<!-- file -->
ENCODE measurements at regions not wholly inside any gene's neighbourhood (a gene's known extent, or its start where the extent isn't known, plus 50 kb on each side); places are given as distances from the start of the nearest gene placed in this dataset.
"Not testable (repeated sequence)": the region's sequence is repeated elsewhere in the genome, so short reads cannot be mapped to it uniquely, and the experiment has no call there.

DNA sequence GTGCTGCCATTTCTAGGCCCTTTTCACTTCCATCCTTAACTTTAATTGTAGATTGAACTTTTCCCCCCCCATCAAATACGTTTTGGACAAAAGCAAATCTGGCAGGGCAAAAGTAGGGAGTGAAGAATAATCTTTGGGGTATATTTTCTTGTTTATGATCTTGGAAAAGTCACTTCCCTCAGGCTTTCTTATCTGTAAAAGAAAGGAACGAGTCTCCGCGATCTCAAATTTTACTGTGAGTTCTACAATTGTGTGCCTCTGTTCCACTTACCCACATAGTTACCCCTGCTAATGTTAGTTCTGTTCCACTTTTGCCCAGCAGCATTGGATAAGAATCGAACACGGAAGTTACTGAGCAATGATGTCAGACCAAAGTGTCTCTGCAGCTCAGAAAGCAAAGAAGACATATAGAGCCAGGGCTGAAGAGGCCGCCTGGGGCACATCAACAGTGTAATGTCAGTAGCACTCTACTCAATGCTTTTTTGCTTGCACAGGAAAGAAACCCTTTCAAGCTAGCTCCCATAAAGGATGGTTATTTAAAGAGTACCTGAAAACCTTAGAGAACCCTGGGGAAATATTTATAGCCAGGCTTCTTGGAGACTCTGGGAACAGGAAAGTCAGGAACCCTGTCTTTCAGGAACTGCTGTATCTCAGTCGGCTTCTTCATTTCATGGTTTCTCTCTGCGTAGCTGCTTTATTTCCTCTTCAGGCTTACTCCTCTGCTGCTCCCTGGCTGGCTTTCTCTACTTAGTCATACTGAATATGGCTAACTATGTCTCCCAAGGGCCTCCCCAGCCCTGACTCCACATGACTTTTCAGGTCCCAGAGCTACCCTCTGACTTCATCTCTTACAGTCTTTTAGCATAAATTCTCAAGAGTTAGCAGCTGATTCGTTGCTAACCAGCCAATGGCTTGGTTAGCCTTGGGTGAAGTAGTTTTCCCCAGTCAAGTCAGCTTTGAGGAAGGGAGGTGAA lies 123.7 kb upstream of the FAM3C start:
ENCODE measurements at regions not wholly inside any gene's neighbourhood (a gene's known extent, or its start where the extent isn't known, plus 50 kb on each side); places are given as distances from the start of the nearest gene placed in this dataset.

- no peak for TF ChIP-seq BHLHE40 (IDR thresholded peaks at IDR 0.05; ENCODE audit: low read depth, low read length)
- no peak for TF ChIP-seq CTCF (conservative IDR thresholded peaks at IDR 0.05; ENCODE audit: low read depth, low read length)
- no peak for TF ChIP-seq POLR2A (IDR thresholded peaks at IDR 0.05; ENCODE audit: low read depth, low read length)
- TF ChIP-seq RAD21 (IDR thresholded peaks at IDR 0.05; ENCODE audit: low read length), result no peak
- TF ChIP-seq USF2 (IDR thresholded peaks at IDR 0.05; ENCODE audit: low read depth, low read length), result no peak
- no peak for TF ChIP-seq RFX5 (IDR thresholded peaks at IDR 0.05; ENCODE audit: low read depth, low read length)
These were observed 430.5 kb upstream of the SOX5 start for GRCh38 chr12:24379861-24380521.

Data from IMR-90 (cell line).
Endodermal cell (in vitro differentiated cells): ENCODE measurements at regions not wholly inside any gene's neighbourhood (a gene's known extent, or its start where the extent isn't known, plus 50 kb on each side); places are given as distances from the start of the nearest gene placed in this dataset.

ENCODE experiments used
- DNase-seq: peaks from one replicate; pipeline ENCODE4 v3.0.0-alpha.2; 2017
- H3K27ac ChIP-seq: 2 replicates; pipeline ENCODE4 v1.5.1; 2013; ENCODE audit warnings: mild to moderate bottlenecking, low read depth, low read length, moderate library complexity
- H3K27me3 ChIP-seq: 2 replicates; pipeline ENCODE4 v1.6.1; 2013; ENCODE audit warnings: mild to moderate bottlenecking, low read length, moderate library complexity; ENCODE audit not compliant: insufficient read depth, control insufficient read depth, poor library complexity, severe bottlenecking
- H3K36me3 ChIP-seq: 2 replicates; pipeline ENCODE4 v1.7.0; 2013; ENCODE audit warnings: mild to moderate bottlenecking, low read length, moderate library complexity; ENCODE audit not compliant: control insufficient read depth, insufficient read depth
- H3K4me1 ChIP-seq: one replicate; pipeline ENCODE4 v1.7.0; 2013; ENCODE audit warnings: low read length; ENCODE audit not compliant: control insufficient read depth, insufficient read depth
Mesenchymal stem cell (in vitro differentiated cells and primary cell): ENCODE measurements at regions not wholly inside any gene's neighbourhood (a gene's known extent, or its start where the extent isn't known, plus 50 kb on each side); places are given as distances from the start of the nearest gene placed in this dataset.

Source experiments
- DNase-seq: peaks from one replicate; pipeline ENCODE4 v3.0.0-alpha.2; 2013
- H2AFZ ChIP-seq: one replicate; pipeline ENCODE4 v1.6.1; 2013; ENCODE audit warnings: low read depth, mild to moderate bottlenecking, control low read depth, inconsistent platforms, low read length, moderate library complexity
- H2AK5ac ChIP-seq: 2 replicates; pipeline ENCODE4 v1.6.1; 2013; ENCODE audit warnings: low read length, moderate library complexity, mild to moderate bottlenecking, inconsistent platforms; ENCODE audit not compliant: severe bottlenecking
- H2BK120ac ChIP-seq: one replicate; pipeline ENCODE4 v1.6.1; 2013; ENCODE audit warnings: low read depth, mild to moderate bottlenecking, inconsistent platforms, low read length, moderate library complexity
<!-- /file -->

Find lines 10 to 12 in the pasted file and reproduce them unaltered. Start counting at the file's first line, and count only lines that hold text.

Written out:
- no peak for TF ChIP-seq RFX5 (IDR thresholded peaks at IDR 0.05; ENCODE audit: low read depth, low read length)
These were observed 430.5 kb upstream of the SOX5 start for GRCh38 chr12:24379861-24380521.

Data from IMR-90 (cell line).